I thought I mentioned the source for this. It is Bressonnet. I have posted it before anyway but you'll find it below.
It isn't a case of what I believe, it is a case of this is the only specific description I have ever seen of a grand bande and the way it was different is that a grande bande was a 'corps principale' whilst tirailleurs de combat only operated in support of and subordinate to their parent battalion.
I have never seen a remark to the effect that combined voltigeur battalions were a grande bande specifically but in 1806 anyway it is clear that such elite battalions were formed from voltigeur companies, and grenadier companies, and employed as part of formation advance guards.
Those armies that didn't have dedicated light companies in their battalions, and I am thinking of the Prussians in particular, used, I think, the senior captain of the battalion to command the skirmish platoon.
Anyway, Bressonet's 'Etudes Tactiques sur la Campagne de 1806' pp369-371 quoting Colonel M Marbot whose 'Remarques Critiques sur l'ouvrage de M le Lieutenant General Rogniat intutile Considerations sur l'Art de la Guerre', earned him 100,000 francs in Napoleon's will.
Neither Bressonet nor Marbot tell us how tirailleurs en grande bande were controlled, but it does say that they were the exception rather than the rule and that tirailleur de marche et de combat were the norm. If you consider that each brigade could deploy something like up to four or five voltigeur companies as tirailleurs de combat, it is easy to see how observers might report 'swarms' of skirmishers which then becomes intepreted as a grande bande when it is nothing of the sort.
Anyway, here is my translation of the passage.
"Colonel Marbot divides the skirmishers (tirailleurs) into two very distinct categories: tirailleurs de marche et de combat, and tirailleurs en grande bande. The first act in concert with their battalion for which they scout on the march and cover during battle. They have their origin
in the pickets that battalions used to detach for their security.
These skirmishers, says Marbot, are used to repulse the first posts of the enemy, and to probe, so to speak, his position.
But their main goal is to carry disorder to the hostile line. They devastate the enemy, who is forced to move his masses away and withdraw his skirmishers. The object is to throw back the enemy skirmishers onto his attacking troops and to carry disorder to its columns.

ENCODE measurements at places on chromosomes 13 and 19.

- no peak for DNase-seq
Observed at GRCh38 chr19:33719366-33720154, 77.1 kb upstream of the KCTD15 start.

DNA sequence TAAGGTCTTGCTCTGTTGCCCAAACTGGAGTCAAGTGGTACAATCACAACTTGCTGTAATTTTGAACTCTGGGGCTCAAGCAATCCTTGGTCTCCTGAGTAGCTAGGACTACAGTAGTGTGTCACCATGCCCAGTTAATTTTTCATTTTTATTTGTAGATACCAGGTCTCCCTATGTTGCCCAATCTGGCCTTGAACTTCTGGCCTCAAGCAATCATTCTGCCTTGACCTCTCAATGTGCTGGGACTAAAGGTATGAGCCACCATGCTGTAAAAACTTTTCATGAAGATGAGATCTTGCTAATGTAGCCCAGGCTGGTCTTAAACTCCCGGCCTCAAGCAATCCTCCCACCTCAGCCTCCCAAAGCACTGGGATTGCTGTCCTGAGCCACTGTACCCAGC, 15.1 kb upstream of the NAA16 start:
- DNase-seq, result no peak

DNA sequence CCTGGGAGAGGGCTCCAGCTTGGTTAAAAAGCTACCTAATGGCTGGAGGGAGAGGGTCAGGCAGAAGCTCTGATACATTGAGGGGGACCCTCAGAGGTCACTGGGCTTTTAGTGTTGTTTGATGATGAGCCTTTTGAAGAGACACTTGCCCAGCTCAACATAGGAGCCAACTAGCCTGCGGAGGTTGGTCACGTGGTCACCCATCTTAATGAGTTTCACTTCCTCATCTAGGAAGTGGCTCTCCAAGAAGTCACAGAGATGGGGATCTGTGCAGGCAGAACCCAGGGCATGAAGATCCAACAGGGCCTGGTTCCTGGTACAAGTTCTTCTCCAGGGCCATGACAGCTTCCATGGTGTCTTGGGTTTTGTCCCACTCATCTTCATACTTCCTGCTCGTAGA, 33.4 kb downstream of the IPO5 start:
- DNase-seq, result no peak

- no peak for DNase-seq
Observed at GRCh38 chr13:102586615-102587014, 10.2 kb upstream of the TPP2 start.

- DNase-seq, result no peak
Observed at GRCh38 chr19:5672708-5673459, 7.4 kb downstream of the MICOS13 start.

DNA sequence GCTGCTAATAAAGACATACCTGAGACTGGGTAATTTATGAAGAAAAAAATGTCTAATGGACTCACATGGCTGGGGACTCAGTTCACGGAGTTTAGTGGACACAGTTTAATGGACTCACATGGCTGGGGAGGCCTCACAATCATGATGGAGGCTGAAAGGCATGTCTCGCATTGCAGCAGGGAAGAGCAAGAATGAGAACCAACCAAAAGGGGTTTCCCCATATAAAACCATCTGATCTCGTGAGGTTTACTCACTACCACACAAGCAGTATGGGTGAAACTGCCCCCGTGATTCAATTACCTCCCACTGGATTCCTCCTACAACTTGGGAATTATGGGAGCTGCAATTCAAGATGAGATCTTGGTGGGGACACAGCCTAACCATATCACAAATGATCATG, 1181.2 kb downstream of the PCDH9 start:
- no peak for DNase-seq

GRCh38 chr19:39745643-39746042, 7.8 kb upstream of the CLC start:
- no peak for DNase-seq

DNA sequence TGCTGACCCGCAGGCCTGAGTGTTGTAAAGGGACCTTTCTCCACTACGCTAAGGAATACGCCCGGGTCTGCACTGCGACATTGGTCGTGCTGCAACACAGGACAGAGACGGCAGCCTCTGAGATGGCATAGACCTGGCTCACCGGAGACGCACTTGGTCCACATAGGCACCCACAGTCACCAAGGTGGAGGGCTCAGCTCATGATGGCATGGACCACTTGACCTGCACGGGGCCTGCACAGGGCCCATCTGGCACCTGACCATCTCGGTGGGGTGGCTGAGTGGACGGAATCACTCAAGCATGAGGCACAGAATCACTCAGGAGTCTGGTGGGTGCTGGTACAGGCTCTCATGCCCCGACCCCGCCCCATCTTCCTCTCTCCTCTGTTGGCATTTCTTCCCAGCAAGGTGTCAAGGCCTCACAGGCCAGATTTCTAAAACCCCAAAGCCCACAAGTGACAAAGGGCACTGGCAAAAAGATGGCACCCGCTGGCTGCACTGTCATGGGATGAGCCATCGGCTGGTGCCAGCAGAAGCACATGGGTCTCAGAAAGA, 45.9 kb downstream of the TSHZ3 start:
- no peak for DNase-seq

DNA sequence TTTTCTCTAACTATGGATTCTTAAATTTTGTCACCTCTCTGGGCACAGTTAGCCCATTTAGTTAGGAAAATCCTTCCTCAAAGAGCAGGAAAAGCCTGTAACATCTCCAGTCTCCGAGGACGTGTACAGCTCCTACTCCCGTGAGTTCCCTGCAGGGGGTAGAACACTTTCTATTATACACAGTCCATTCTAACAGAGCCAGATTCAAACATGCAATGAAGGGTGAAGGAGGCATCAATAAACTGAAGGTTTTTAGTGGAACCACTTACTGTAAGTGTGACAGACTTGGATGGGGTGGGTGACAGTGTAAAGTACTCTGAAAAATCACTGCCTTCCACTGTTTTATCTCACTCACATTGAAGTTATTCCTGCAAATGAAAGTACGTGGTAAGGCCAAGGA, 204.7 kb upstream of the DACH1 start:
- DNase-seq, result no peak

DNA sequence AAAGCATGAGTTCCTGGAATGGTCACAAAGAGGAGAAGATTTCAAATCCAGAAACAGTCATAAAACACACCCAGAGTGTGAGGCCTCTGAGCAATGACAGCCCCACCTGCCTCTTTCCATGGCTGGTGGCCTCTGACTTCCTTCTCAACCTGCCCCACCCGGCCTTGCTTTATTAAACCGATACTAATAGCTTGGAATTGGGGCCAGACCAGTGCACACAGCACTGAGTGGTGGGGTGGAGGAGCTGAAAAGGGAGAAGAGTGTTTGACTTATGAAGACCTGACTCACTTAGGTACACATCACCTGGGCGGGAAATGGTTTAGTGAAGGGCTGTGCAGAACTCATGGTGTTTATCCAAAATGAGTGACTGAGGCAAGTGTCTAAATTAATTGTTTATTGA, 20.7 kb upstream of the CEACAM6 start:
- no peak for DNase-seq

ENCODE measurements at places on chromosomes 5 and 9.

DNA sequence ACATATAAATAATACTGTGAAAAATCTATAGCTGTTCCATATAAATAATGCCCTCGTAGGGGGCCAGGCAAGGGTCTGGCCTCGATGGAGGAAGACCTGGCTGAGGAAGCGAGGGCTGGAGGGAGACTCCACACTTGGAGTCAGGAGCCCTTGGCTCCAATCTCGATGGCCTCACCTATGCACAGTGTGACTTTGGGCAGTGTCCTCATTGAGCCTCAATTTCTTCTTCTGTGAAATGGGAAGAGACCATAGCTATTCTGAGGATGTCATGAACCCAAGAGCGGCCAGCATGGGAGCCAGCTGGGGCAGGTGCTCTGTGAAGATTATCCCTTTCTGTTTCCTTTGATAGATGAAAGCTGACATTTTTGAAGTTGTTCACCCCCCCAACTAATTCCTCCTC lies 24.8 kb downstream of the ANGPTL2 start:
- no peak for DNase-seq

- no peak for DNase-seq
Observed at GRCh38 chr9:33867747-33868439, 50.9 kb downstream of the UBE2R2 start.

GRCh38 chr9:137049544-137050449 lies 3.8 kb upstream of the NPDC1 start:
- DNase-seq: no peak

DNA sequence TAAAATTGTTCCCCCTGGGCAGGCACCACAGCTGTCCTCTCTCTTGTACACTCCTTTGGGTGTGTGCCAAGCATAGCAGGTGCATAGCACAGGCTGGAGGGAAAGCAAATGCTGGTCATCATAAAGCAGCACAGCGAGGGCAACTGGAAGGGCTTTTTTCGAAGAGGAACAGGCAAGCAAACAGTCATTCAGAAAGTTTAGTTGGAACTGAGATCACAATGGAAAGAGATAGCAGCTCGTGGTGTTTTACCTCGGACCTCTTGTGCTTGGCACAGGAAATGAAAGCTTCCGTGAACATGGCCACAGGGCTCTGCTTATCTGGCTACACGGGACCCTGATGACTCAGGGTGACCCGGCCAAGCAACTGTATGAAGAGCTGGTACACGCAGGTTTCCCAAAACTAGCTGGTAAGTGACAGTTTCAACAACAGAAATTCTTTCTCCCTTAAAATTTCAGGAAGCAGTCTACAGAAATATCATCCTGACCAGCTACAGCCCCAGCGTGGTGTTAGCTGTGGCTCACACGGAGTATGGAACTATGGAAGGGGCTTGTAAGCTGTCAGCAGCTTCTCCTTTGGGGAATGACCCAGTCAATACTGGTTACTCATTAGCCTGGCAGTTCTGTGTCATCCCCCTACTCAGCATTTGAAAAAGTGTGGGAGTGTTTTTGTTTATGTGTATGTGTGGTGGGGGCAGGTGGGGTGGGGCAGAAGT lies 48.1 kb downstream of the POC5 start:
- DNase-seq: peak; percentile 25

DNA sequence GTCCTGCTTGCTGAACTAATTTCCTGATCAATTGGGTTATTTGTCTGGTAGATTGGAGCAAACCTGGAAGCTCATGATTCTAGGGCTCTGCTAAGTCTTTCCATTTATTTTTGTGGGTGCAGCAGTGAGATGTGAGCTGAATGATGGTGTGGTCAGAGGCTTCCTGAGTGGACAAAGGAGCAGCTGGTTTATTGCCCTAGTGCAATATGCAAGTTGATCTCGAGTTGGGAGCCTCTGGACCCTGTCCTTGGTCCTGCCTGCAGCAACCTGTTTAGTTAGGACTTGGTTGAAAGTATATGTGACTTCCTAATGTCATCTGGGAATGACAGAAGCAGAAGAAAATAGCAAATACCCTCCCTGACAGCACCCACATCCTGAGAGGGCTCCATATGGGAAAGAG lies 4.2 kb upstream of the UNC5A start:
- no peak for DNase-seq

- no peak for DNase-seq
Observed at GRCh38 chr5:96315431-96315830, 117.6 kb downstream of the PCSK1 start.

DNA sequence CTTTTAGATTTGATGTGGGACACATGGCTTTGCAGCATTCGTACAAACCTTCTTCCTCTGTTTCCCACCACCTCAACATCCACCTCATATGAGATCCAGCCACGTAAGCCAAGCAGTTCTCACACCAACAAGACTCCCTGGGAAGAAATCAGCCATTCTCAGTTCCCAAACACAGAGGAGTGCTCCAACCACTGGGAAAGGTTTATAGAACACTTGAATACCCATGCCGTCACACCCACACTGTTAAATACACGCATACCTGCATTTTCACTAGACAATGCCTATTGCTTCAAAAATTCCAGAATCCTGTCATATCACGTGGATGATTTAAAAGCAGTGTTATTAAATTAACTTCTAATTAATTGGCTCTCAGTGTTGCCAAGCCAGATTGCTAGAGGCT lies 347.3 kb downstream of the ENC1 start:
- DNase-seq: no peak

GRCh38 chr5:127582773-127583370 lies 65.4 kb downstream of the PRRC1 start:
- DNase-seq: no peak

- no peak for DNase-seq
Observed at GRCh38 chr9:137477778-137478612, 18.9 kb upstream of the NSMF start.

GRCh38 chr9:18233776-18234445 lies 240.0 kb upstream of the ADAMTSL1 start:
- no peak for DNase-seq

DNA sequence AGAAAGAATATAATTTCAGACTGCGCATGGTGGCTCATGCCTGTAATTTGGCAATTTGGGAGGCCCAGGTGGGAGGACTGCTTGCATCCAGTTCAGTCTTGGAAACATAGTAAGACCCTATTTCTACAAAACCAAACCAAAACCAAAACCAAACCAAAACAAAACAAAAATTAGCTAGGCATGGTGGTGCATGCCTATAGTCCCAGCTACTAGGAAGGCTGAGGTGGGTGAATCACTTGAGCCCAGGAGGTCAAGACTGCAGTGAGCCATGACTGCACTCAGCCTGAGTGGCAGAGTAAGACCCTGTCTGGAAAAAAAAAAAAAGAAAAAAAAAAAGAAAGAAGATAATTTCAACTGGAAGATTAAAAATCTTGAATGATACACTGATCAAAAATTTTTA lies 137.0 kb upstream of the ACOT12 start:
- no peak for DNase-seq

That is how the skirmishers of the two parties, wanting to protect their own line and inconvenience that of the enemy, mutually neutralize each other and do not decide anything because it is the shock of the masses on which the combat depends and as soon as they join, the skirmishers become useless, an embarrasment, and it is necessary that they join the line.
The tirailleurs de marche et de combat are, therefore, subordinate to the action of the battalions, for which they prepare the attack, scout and between which they rally. Their action alone can never result in a decision.
The tiralleurs en grande bande, on the contrary, form a main body the object of which is to storm or defend a position, or to turn the flank of the enemy.
In the War of the Revolution, in the face of positions reinforced by fortifications and occupied by good troops on which a frontal attack could not avoid resulting in heavy losses, several French generals used tirailleurs en grande bande in the same way for attacks, and always with success.
These generals believed that there were no positions that one could not turn, no steep mountains that one could not climb, and knowing that scattered men can easily penetrate into the centre of any obstacle, which would be impratical for troops in column or in line to do, they loosed on one or two flanks of the position that they wanted to storm, a battalion, a regiment and sometimes even a complete brigade as skirmishers, while another, formed in column, out of the reach of artillery, threatened the front of the entrenchments.
The tirailleurs en grande bande were, therefore, a good main body, that is to say one sufficient of itself, which could lead an action until the very end, take charge of fighting in terrain that could not be done by units in close order. It was the extension of this principle which brought the creation of the light troops, and it is worth noting that the actions of tirailleurs en grande bande was a speciality reserved for these troops during the Wars of the Revolution. However, if the case arose, line infantry, as well as light demi-brigades, were also used in this role.
However, tirailleurs en grande bande were the exception on the fields of battle and, on plateaux of the Saale, in the combats of 1806, neither the circumstances nor the terrain required their use. One notes the use of tirailleurs en grande bandes once, on the evening of the battle of Auerstedt, for the attack the steep position of Eckartsberga, when the 1er battalion of 48e was detached entirely as skirmishers on the left of the Prussian line.
With that exception, there were no tirailleurs en grande bandes, of any kind. On the other hand, it emerges from the detailed survey of the battles of October 1806 that the use of tirailleurs de marche et de combat was constant to some degree or another."